This paper uses the New Zealand designer fashion industry as an analytical lens through which to examine the co-constitution of political projects in what we label 'after-neoliberalism'. The paper begins by tracing the making of New Zealand designer fashion as an industry, and relates this process to four political projects in which designer fashion is understood to have different possibilities - globalisation, the knowledge economy, creative cities and social development. We examine two key sites of the constitution of the industry - the scoping reports that created it, and New Zealand Fashion Week, when designer fashion can be seen to mobilise the different political projects and to be harnessed to them. We show how 'the designer fashion industry' is expected to articulate diverse state aspirations. Our emphasis on the co-constitution of political projects highlights a new style of post-structural political economic analysis, as does our concern with industry as a space in which political projects become mobilised.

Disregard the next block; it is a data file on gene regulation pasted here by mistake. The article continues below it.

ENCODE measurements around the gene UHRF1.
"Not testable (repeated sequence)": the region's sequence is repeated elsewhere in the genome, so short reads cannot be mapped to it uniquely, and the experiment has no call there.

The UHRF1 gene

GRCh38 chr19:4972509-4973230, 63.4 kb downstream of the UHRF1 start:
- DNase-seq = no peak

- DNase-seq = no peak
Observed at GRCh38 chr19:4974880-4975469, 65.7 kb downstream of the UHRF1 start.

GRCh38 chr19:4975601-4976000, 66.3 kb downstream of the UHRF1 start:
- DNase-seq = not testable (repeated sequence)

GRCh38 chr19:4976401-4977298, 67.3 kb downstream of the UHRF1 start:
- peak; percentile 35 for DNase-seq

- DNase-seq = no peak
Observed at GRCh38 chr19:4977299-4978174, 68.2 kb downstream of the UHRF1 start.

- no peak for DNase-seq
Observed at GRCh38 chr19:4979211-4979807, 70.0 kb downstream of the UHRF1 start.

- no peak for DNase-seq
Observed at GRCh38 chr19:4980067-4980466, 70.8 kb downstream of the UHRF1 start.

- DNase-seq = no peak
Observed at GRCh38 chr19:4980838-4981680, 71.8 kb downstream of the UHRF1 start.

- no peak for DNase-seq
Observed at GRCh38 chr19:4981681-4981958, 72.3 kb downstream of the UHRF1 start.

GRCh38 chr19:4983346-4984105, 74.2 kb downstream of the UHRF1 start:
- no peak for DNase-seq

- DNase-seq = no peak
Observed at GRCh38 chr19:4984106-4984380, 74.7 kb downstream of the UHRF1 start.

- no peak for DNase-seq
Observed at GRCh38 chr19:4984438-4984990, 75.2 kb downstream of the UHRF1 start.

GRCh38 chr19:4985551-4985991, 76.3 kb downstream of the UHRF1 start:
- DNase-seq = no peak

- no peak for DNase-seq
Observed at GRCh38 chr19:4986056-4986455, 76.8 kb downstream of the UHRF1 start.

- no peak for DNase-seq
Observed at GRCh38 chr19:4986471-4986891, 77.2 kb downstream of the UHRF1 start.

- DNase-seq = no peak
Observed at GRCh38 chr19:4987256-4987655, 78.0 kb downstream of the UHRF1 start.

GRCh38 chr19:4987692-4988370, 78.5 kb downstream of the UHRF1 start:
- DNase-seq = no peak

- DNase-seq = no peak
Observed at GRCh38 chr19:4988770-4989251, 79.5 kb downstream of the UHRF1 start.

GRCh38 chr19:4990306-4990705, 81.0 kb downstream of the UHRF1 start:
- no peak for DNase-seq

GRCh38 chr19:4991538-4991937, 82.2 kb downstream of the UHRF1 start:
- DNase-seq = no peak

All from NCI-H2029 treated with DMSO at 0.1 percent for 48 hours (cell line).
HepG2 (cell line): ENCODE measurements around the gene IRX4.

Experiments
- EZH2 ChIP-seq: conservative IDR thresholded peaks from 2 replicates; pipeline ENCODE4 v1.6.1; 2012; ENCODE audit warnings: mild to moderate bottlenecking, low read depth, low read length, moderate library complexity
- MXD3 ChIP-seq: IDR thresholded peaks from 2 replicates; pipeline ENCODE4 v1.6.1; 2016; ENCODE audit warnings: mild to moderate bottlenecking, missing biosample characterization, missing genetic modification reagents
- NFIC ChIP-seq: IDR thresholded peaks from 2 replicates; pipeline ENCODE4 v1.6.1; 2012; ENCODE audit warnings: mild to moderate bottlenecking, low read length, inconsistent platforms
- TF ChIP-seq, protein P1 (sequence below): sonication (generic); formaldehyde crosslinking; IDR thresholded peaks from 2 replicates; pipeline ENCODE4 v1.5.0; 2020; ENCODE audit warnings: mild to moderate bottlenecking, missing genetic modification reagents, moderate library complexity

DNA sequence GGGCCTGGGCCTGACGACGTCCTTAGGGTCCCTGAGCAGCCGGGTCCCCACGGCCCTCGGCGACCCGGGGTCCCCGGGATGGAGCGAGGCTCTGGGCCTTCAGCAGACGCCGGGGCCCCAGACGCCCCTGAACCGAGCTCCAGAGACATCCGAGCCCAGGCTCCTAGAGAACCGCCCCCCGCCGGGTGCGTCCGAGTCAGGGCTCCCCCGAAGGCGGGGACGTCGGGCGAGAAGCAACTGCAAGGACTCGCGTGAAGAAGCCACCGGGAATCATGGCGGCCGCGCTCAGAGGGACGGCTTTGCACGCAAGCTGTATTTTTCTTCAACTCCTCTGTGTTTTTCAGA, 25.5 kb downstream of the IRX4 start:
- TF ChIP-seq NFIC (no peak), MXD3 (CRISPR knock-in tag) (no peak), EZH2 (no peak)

|Number of pages||18|
|Journal||Transactions of the Institute of British Geographers|
|Publication status||Published - Jan 2008|